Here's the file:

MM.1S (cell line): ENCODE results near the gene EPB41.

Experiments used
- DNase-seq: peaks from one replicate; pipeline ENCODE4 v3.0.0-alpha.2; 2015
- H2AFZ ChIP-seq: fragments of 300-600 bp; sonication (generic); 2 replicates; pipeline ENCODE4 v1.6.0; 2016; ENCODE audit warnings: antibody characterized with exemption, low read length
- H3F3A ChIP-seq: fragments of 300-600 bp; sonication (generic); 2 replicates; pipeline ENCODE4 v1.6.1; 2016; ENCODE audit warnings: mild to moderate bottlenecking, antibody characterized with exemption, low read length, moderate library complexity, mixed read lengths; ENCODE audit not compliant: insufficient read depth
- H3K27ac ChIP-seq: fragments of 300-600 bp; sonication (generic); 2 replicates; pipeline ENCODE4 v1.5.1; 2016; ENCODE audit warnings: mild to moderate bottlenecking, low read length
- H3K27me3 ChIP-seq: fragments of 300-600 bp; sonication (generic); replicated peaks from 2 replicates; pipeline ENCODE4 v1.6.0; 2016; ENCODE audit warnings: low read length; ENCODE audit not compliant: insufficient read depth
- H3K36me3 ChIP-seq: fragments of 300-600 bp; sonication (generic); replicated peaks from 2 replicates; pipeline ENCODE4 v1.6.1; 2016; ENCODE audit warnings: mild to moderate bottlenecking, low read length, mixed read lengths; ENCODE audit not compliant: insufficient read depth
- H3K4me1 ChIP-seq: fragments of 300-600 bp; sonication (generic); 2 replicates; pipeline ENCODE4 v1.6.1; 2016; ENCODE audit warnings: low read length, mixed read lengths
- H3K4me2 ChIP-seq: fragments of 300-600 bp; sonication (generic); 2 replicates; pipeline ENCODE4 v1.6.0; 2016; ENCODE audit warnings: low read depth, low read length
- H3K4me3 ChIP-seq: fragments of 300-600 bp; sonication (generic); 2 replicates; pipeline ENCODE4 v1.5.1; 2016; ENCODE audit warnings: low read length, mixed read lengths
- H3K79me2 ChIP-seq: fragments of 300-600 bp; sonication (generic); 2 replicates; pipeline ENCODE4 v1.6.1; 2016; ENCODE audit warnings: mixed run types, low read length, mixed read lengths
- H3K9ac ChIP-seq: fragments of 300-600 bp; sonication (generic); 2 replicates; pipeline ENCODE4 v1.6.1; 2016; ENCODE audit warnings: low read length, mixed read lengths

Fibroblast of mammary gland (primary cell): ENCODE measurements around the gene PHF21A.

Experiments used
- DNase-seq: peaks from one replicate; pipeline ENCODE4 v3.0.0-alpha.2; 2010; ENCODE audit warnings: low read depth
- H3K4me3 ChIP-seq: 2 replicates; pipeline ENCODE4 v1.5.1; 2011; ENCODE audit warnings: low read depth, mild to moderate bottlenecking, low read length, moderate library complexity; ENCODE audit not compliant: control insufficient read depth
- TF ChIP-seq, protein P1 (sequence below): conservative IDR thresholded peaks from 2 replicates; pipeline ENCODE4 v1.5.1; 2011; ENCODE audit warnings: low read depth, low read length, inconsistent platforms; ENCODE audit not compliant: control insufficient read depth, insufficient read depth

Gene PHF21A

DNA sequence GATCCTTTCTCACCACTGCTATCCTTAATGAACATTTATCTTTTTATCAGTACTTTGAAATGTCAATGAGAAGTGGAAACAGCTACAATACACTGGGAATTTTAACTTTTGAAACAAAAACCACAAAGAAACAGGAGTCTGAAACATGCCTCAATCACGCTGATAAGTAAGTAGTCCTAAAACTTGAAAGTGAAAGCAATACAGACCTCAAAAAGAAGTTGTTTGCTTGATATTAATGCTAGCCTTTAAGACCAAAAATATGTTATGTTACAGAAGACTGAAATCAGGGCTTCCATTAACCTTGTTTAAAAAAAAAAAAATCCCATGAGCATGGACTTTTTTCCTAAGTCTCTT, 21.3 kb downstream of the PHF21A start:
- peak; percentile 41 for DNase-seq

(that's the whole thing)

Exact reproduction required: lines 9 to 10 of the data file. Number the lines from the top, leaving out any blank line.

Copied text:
- H3K4me1 ChIP-seq: fragments of 300-600 bp; sonication (generic); 2 replicates; pipeline ENCODE4 v1.6.1; 2016; ENCODE audit warnings: low read length, mixed read lengths
- H3K4me2 ChIP-seq: fragments of 300-600 bp; sonication (generic); 2 replicates; pipeline ENCODE4 v1.6.0; 2016; ENCODE audit warnings: low read depth, low read length